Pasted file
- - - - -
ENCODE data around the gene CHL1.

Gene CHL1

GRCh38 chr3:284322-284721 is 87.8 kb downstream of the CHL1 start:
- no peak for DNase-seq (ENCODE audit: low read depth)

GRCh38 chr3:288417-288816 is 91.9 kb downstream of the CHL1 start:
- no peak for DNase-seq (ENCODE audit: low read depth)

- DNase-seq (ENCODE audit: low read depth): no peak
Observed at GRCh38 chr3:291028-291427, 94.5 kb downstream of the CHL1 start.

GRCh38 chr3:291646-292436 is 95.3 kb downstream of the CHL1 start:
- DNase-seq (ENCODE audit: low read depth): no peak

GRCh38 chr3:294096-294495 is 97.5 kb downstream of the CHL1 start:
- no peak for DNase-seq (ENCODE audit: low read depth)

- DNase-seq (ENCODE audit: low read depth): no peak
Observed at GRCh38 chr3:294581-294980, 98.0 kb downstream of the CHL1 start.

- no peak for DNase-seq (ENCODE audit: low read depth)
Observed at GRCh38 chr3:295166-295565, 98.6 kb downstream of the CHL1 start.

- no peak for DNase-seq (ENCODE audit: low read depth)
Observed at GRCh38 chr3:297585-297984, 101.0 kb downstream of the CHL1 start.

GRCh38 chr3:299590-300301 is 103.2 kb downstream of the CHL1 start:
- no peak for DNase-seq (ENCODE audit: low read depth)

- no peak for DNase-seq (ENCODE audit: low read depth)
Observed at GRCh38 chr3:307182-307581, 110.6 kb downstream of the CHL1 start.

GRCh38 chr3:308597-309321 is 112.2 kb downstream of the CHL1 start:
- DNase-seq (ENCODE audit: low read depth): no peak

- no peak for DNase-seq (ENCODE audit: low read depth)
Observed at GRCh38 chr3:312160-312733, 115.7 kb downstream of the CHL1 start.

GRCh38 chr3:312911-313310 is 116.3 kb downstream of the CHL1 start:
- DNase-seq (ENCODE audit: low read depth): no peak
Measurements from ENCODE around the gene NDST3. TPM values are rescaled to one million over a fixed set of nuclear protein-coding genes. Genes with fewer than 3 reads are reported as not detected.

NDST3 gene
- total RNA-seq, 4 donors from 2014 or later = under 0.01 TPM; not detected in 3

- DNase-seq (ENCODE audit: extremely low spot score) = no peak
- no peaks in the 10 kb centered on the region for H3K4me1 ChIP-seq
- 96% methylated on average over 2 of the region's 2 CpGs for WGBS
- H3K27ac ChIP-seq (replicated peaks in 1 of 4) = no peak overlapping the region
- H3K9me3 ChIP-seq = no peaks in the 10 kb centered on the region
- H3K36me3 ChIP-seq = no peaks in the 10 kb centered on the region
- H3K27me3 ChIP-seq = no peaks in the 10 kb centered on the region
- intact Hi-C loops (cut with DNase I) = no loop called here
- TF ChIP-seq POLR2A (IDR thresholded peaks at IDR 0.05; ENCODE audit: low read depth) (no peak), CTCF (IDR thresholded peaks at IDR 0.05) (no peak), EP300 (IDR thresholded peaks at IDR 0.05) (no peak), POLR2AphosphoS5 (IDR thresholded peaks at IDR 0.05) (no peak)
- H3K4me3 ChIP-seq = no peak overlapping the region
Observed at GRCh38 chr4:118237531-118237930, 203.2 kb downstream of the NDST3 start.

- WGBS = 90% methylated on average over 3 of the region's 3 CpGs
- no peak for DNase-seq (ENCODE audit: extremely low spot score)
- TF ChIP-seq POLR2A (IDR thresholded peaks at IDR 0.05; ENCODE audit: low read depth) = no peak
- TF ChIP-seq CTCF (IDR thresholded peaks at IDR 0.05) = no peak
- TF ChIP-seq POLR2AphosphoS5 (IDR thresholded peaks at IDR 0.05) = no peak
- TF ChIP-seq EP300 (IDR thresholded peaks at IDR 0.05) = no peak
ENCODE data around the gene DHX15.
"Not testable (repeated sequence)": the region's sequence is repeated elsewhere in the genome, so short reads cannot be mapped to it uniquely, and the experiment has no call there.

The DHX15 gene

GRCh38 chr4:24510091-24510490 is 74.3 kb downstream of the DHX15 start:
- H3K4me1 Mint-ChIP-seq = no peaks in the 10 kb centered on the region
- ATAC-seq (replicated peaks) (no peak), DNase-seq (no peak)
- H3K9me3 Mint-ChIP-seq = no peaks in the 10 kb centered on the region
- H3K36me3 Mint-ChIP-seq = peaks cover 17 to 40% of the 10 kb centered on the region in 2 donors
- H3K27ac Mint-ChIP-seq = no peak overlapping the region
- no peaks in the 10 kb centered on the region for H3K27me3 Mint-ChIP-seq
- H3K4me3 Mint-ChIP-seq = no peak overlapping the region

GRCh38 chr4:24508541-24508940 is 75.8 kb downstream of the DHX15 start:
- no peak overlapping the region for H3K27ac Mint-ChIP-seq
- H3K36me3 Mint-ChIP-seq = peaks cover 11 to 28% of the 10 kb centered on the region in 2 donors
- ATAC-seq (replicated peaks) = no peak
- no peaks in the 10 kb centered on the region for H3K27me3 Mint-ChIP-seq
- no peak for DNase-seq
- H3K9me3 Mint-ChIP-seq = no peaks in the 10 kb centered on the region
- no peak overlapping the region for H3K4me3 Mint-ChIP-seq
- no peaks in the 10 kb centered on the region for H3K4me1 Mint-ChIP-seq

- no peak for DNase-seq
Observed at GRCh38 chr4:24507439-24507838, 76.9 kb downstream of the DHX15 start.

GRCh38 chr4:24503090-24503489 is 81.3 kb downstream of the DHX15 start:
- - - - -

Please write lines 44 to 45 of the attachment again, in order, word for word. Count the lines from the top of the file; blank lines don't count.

- no peak for DNase-seq (ENCODE audit: extremely low spot score)
- TF ChIP-seq POLR2A (IDR thresholded peaks at IDR 0.05; ENCODE audit: low read depth) = no peak